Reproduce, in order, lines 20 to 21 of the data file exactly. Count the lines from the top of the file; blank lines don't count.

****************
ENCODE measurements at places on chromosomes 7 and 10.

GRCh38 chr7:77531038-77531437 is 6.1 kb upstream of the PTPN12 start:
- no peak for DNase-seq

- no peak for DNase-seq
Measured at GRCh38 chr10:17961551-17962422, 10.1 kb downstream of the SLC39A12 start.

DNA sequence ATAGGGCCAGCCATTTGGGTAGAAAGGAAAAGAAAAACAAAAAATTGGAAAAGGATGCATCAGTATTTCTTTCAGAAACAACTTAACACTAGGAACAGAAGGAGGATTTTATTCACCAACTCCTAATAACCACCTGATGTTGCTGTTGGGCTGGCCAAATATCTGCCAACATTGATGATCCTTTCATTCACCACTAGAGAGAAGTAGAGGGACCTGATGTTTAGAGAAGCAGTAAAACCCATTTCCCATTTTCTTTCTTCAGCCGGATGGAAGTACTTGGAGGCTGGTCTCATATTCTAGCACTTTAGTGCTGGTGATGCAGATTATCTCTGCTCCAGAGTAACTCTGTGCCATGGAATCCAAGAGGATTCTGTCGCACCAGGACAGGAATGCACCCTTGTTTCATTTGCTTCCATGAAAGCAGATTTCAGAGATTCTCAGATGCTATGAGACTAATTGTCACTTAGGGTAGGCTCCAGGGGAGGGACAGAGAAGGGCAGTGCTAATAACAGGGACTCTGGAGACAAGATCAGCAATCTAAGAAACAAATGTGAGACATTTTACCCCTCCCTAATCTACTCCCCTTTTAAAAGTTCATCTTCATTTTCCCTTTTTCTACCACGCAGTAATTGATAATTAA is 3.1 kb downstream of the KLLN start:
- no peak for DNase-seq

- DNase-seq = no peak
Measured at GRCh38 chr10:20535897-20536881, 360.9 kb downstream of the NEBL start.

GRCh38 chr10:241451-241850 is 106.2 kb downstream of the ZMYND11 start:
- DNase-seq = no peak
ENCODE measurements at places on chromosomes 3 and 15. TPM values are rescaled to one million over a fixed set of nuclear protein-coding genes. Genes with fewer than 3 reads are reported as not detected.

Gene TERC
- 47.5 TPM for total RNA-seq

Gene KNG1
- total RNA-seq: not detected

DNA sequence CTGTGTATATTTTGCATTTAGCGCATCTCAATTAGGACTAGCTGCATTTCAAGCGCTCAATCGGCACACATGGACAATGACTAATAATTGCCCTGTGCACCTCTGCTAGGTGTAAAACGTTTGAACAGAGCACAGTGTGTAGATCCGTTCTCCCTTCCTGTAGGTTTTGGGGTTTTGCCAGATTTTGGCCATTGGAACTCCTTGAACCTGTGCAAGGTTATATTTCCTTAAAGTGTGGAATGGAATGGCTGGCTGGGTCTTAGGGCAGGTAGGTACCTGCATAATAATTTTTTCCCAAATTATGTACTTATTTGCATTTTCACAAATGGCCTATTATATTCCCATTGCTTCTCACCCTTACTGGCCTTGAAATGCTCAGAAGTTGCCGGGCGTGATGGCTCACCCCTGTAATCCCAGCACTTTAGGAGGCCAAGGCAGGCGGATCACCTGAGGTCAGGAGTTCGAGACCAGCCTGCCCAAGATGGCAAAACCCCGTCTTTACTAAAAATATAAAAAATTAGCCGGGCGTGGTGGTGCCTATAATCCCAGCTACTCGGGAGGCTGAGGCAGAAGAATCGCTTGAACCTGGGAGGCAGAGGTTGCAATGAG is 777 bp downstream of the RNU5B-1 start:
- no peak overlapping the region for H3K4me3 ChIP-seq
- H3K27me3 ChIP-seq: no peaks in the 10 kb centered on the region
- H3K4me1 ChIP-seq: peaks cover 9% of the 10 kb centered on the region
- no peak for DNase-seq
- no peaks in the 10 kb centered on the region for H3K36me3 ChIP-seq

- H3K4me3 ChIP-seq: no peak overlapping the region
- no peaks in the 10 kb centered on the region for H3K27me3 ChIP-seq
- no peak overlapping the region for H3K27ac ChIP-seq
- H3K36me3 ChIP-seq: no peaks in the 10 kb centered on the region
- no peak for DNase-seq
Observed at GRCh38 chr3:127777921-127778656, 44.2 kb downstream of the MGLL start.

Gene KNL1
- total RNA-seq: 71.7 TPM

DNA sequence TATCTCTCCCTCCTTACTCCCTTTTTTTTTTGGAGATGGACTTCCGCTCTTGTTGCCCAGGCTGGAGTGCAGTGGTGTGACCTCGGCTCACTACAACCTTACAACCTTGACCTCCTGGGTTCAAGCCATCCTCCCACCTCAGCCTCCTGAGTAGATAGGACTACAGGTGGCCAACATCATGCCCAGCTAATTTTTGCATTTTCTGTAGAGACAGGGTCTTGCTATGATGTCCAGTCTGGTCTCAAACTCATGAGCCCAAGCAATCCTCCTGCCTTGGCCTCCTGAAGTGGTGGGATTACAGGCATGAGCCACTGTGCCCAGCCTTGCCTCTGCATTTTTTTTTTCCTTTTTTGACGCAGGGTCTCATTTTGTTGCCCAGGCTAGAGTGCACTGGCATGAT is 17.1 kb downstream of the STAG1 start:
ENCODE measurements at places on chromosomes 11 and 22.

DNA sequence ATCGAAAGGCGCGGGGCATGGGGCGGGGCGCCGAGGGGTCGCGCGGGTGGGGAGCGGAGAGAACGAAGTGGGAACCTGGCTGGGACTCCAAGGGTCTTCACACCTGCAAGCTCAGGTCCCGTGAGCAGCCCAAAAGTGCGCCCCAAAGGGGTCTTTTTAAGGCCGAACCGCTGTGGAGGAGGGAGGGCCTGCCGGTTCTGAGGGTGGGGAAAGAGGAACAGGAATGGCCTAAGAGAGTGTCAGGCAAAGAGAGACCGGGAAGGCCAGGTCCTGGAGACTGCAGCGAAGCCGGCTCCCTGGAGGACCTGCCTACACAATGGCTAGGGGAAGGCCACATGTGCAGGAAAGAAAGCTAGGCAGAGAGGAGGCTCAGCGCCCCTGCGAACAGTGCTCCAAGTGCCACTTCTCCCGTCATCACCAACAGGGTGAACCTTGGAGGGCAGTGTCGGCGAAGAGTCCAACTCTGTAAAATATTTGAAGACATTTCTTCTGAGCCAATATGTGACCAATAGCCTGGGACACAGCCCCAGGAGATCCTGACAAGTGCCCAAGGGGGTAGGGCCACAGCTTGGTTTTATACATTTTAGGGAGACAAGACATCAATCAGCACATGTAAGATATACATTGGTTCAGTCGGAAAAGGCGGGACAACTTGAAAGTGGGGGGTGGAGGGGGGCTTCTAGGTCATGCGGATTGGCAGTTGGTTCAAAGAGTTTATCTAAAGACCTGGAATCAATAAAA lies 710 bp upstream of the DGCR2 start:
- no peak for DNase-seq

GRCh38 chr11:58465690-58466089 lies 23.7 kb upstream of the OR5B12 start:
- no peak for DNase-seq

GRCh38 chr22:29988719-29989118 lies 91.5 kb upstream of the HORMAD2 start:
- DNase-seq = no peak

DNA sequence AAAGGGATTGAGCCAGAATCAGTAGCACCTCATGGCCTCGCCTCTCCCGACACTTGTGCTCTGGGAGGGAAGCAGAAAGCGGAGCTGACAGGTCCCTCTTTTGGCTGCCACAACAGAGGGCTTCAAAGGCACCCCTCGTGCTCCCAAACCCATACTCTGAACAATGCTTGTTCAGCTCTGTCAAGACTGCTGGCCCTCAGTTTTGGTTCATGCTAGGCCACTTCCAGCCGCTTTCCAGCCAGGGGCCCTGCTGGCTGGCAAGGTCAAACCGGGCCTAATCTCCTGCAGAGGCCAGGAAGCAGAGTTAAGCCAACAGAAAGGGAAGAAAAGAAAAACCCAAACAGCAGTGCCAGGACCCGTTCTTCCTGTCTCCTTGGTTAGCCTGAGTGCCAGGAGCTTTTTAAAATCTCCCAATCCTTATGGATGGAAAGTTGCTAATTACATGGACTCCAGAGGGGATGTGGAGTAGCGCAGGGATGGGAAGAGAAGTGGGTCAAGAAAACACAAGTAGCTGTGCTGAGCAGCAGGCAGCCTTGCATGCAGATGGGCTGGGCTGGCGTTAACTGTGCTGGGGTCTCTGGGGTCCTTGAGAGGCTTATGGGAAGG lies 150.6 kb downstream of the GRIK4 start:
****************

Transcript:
- H3K4me1 ChIP-seq: peaks cover 9% of the 10 kb centered on the region
- no peak for DNase-seq